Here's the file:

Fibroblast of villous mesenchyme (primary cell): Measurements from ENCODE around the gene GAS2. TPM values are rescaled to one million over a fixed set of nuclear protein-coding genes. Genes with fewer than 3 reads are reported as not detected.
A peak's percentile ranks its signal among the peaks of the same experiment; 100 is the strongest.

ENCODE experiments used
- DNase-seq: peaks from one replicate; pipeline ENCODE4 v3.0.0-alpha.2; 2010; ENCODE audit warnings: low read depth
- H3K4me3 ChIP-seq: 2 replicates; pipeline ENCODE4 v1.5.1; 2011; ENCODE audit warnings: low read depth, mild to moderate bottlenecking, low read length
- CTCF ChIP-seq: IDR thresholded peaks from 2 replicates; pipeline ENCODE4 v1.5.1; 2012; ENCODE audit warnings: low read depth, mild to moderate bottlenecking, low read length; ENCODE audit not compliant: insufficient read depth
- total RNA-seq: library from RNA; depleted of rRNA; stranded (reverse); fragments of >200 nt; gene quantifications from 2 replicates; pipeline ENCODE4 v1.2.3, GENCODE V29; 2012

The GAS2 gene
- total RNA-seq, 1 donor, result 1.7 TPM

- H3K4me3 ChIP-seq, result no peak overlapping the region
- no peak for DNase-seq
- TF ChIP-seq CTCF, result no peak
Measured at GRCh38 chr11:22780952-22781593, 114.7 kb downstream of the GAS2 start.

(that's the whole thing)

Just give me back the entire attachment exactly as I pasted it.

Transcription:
Fibroblast of villous mesenchyme (primary cell): Measurements from ENCODE around the gene GAS2. TPM values are rescaled to one million over a fixed set of nuclear protein-coding genes. Genes with fewer than 3 reads are reported as not detected.
A peak's percentile ranks its signal among the peaks of the same experiment; 100 is the strongest.

ENCODE experiments used
- DNase-seq: peaks from one replicate; pipeline ENCODE4 v3.0.0-alpha.2; 2010; ENCODE audit warnings: low read depth
- H3K4me3 ChIP-seq: 2 replicates; pipeline ENCODE4 v1.5.1; 2011; ENCODE audit warnings: low read depth, mild to moderate bottlenecking, low read length
- CTCF ChIP-seq: IDR thresholded peaks from 2 replicates; pipeline ENCODE4 v1.5.1; 2012; ENCODE audit warnings: low read depth, mild to moderate bottlenecking, low read length; ENCODE audit not compliant: insufficient read depth
- total RNA-seq: library from RNA; depleted of rRNA; stranded (reverse); fragments of >200 nt; gene quantifications from 2 replicates; pipeline ENCODE4 v1.2.3, GENCODE V29; 2012

The GAS2 gene
- total RNA-seq, 1 donor, result 1.7 TPM

- H3K4me3 ChIP-seq, result no peak overlapping the region
- no peak for DNase-seq
- TF ChIP-seq CTCF, result no peak
Measured at GRCh38 chr11:22780952-22781593, 114.7 kb downstream of the GAS2 start.